The UK has pulled back from an early suspension of the Brexit deal for Northern Ireland – and a trade war with the EU – arguing further talks can still avert the crisis.

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Brussels would suspend the UK-wide trade deal in retaliation, Ireland has warned

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Boris Johnson has been moving closer to triggering Article 16 of the Protocol, accusing the EU of failing to abide by the agreement he negotiated, amid anger over the trade barrier created in the Irish Sea.

Ireland has argued that would leave Brussels with no choice but to suspend the later trade deal for the entire UK, which could result in punishing tariffs for exporters.

In a statement to the House of Lords, the Brexit minister David Frost repeated his threat – first made in July – to trigger Article 16 if necessary, despite the EU threat of what he called “massive and disproportionate retaliation”.

Brexit: EU warns of ‘serious consequences’ if UK triggers Article 16
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But he said, of his weekly talks with the European Commission: “This process of negotiations has not reached his end.

“Although we have been talking for nearly four weeks now, there remain possibilities that the talks have not yet seriously examined, including many approaches that have been suggested by the UK.

“So there is more to do and I certainly will not give up on this process unless and until it is abundantly clear that nothing more can be done. We’re certainly not at that point yet.”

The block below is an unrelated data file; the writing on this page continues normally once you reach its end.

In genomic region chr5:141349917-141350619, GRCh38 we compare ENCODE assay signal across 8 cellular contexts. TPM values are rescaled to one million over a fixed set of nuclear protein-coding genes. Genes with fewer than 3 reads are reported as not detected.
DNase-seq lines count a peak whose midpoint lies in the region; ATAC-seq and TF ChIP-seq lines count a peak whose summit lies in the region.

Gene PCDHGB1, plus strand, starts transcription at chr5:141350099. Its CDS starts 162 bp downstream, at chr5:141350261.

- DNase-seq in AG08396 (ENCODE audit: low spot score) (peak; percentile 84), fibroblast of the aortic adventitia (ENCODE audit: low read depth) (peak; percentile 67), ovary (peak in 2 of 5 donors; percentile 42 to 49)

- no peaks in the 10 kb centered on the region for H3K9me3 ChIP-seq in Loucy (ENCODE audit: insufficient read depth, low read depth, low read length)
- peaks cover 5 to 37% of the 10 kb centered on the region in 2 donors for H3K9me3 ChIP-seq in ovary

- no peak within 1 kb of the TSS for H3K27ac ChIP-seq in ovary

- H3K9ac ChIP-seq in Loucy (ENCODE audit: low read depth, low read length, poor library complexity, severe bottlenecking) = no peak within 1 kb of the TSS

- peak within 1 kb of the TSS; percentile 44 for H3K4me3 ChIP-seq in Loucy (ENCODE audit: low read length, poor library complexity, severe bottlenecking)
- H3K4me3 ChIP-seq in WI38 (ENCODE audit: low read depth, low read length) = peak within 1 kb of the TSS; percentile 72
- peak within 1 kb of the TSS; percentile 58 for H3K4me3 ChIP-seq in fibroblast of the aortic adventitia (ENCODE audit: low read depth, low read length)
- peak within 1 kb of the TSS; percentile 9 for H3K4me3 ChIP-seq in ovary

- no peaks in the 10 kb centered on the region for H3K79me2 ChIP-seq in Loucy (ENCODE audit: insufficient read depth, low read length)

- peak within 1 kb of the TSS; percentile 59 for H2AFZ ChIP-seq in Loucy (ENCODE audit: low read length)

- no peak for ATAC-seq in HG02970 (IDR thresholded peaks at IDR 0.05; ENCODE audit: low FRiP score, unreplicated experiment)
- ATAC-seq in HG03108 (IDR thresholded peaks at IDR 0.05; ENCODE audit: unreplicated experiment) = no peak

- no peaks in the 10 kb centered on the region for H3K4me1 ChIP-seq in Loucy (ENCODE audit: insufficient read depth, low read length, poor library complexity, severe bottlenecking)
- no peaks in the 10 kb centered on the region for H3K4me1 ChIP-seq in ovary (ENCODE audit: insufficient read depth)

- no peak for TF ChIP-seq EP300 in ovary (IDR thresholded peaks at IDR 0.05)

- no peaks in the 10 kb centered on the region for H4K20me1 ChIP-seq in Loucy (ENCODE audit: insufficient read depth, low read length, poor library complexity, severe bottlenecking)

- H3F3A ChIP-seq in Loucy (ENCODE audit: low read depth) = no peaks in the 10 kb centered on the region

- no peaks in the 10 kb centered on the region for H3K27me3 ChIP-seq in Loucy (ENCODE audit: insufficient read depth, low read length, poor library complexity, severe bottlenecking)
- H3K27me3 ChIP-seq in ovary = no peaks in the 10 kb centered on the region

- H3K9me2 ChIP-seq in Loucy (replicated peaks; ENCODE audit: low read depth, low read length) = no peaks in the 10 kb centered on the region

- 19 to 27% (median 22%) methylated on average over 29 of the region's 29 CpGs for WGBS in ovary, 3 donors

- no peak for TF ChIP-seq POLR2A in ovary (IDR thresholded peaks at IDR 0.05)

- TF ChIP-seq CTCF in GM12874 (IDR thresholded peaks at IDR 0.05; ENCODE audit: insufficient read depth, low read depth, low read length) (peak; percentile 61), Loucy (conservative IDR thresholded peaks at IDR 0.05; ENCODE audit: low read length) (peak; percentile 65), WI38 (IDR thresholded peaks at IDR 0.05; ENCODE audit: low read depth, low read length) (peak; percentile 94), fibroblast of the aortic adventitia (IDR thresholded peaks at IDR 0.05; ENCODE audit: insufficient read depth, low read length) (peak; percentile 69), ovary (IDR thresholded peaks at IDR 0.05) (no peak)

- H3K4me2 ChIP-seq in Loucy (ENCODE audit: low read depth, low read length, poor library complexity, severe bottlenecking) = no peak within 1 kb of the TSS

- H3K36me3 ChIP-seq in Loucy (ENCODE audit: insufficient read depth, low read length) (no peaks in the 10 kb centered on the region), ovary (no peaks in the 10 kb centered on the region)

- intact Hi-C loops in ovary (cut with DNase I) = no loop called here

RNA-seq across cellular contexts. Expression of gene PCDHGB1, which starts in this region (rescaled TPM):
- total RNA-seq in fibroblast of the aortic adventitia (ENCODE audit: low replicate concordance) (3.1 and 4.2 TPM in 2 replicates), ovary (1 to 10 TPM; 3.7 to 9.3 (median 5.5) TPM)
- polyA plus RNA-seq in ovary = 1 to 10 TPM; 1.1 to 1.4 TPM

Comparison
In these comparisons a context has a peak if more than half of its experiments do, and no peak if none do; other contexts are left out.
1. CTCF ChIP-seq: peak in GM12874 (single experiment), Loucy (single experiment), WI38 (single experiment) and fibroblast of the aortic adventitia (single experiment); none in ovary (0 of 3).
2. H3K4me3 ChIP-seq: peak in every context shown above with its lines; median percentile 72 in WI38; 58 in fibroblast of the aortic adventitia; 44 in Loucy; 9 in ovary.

He added: “Article 16 is not inevitable. I want to be clear about that.”

Lord Frost announced, for the first time, an intention to set up a UK version of the Horizon Europe science programme if necessary – with UK participation on hold, because of the wider row.

The UK opted to stay in the flagship £80bn programme – which pools talent and ideas to achieve breakthroughs – even as the skeleton trade deal meant walking away from other projects.

It agreed to pay £15bn over the six years to 2027 after leading scientists warned of a brain drain and that the UK would lose its status as a “science superpower”.

Lord Frost protested that EU had “an obligation” to admit the UK to the programme and would be “in breach” of the Brexit agreement if it shut it out.

“We would of course put together our own domestic research programme for our own scientists and investors,” the peer said, adding it was in nobody’s interest for that to happen.

Ahead of further talks on Friday, he warned the gap between the two sides remained “extremely wide” – and not just over European Court of Justice oversight of the trade deal.

He claimed EU pledges that its compromise proposals – promising a 50 per cent reduction in customs declarations and 80 per cent in animal product checks – did not stand up to scrutiny.

And, on moving medicines from Britain, he warned: “There’s clearly a risk of divergence and often not being able to deliver medicines as a country.”

Labour’s Brexit spokeswoman, Jenny Chapman, called for “cooler heads” and accused the government of stoking “division” with the EU to distract from the sleaze allegations.

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